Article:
David Gorski has some (updated) comments about the methodology of the study such as:
The authors claim that RIOV “reflects the total number of billed office visits per condition per group, reflecting the total disease burden on the group and the population that it represents,” but no good analysis or references are provided to show that RIOV does, in fact, correlate with disease burden, particularly when using billing data.
[...] because it is billing records being analyzed, it is impossible to know how many emergency room visits there were in each group or how many unbilled telephone calls were received from parents of children in each group. At least, these measures cannot be determined without a chart review, which appears not to have been done.
And because the data comes from the 2nd author's own clinic...
there’s likely to be ascertainment bias, which is the systematic distortion in measuring the true frequency of a phenomenon due to the way in which the data are collected. How could this happen? Think about it. Dr. Thomas believes that vaccines cause autism. That right there introduces unconscious bias that could affect how likely he and his staff are to investigate subtle signs of autism and refer out to for evaluation based on vaccination status and how likely he is to ascribe various diagnoses to “unvaxxed” children compared to “vaxxed” children. One can easily imagine this bias leading to unvaccinated children to be less likely to be given an autism diagnosis than vaccinated children or to be—dare I say?—brought in to the office as often for various conditions that Dr. Thomas attributes to vaccines.
Gorski also has some comments about the official Oregon Medical Board allegations against study co-author Thomas, regarding the practice from which the data apparently came:
It turns out though, that if the following allegations recounted in the Board’s order are true, Dr. Thomas is not so respectful of parents who are pro-vaccine and want the standard vaccine schedule:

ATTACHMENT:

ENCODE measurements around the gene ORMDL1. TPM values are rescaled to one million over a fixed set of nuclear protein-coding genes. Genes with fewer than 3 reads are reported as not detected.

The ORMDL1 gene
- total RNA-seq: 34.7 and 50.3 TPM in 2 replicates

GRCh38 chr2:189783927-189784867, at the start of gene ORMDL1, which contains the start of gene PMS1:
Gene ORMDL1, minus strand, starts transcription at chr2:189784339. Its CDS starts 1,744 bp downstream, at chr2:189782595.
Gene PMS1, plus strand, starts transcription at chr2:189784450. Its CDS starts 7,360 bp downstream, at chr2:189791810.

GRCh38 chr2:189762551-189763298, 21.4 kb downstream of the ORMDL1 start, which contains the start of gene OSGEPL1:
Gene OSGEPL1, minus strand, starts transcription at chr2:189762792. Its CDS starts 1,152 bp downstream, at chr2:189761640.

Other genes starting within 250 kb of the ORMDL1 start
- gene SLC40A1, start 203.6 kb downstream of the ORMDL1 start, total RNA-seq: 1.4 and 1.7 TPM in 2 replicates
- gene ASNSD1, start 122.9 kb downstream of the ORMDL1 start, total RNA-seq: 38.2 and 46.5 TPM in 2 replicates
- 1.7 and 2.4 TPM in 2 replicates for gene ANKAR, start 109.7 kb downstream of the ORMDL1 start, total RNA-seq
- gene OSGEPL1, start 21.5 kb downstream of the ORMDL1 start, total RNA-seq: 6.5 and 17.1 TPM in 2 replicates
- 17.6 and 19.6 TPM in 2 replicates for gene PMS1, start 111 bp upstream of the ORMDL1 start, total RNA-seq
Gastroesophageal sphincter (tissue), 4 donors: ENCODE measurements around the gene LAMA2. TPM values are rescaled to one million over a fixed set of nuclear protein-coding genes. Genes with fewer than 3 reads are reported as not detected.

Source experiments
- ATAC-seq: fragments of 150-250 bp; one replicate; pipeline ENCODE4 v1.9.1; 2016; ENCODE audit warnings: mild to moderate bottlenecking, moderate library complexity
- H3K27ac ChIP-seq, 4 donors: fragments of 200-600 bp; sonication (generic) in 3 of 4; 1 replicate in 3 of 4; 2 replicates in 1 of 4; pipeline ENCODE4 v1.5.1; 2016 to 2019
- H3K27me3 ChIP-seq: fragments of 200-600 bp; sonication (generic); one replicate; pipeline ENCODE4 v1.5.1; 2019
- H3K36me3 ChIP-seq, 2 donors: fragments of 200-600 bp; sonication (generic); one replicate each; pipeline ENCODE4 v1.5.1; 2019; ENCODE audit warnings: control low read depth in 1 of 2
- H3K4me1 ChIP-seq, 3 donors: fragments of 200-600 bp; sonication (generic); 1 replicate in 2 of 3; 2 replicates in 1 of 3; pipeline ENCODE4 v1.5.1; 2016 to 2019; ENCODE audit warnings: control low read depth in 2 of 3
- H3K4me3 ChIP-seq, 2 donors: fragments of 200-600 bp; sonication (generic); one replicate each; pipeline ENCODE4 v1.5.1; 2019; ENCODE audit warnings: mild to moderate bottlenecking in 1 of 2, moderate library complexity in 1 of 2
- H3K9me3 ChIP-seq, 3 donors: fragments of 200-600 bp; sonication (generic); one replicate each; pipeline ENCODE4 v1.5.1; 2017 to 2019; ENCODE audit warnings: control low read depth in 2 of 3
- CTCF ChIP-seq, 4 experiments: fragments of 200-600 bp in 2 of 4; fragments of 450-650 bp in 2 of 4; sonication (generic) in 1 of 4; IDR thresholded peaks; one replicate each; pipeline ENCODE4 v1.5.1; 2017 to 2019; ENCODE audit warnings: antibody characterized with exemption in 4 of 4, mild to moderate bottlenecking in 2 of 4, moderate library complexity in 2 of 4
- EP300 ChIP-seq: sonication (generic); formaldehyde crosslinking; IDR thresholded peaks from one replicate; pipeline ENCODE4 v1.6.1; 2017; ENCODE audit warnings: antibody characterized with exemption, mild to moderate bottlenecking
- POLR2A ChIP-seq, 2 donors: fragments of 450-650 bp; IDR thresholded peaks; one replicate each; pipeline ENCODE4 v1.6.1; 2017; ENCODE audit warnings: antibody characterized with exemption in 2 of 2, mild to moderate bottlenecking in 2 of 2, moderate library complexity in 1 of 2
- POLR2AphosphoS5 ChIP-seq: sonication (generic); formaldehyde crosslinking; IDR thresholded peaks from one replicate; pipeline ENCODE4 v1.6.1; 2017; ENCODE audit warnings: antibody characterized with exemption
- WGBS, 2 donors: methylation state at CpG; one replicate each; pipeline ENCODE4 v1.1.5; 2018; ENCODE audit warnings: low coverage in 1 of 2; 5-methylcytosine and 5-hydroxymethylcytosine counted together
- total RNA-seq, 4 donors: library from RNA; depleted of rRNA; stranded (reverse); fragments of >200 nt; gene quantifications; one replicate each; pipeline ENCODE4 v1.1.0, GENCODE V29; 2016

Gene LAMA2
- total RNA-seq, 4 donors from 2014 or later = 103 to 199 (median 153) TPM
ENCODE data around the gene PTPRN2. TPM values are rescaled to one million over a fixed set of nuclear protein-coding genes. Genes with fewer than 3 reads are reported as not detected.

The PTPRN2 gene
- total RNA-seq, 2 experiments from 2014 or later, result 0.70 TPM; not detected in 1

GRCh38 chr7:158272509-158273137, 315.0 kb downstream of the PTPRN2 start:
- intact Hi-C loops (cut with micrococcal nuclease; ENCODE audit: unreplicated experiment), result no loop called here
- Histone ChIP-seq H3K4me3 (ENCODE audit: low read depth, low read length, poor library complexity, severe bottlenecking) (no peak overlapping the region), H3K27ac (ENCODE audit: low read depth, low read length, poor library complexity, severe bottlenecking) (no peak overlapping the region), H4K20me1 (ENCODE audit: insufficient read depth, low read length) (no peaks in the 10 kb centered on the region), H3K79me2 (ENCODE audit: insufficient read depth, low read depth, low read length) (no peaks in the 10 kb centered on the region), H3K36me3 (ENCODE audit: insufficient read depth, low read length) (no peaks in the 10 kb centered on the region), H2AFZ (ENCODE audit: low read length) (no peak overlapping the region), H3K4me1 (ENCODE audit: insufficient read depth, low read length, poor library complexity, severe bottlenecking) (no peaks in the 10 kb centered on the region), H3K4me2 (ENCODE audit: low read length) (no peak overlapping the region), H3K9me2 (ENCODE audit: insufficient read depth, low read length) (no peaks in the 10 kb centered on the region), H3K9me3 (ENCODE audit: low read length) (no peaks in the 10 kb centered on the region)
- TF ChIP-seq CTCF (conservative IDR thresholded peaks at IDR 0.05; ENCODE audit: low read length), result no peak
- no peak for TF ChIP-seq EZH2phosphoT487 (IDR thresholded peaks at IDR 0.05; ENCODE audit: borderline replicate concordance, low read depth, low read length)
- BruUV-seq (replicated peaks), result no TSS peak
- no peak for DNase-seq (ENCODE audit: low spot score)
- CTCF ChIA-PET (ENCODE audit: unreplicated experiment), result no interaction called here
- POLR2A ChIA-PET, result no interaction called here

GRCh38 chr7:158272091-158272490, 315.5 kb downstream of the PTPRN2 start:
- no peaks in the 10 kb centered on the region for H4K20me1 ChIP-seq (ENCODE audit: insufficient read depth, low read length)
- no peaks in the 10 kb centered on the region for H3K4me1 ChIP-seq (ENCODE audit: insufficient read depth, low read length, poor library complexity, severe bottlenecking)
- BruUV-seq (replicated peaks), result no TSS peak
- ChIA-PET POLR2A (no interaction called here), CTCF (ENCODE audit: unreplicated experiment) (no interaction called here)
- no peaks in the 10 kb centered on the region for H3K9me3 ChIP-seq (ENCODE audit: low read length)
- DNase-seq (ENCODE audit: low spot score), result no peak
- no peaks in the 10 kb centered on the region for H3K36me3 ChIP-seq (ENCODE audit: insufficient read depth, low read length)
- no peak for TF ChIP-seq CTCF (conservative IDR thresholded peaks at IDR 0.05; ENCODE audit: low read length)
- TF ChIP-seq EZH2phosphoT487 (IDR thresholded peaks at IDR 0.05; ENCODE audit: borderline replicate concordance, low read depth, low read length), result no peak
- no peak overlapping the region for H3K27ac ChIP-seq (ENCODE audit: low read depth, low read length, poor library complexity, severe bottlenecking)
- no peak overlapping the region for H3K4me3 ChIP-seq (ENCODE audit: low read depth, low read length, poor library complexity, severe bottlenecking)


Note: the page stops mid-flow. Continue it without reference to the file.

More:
3.2 Licensee is insistent and direct in his communication with parents and guardians that they should accept his alternative vaccine schedule.
What does the Board mean by that? It provides two examples:
3.2.1 A patient’s mother sought subsequent treatment by Provider X after having been “reduced to tears” by Licensee’s “bullying” her into his personal vaccine schedule against her express wishes for full vaccination for her child.
3.2.2 Patient A’s mother requested polio and rotavirus vaccinations for Patient A according to CDC Recommendations, but Licensee did not have those vaccines in the clinic, and Patient A would therefore not be able to get them. Patient A’s mother reported that the Licensee questioned why she wanted Patient A to get the polio vaccine and asked whether they were traveling to Africa. During the appointment, Licensee continually connected vaccines (not specific) with autism. Licensee asked her how awful she would feel if Patient A got autism and she could have prevented it.
One cannot really have much confidence about the data gathered in such a setting...
And one point I've noticed in the paper itself is that it never seems to mention the word "hospital". In other words, it seems that all the billing hours are for the clinic itself, the rest are basically a zero-cost externality from the point of view of this study. Which brings us for instance to how this case might have been handled in terms of cost:
3.3.3 Patient D, a now 9-year-old male, was completely non-immunized. Patient D sustained a large, deep scalp laceration at home in a farm setting on August 8, 2017, and was treated with colloidal silver and with his parents suturing the wound independently. Patient D subsequently developed acute tetanus requiring intubation, tracheotomy, feeding tube placement and an almost two- month ICU stay at Doernbecher Children’s Hospital. Patient D was then transferred to Legacy Rehabilitation. Licensee saw Patient D for follow-up in clinic on November 17, 2017. Licensee’s notes documented a referral to a homeopath, recommendation of fish oil supplements, and “phosphatidyl seine.”
I mean, sure, there weren't many hours billed at the clinic itself, despite the two-month stay in the ICU at a hospital. So low RIOV in this case, no doubt.
The first author of this study, Lyons-Weiler, is also (more) mainstream-media famous for making various unsound claims, the most recent ones about Covid vaccines exaggerating the risks: "Lyons-Weiler’s number is more than 40 times too high" (according to Politifact.) Since we have some evidence how he presented/interpreted known data (on Covid-19 vaccines), one can only wonder how he might have processed data that is in itself hard to verify, such as that coming from Thomas' practice. (Earlier in the present pandemic, Lyons-Weiler also made unsound claims about the genetics of the Covid-19 virus itself.) His qualifications are discussed in vaccine court proceedings in which he was introduced as an expert witness on PANDAS, but the court largely rejected his credentials as irrelevant; there is some news coverage of that as well.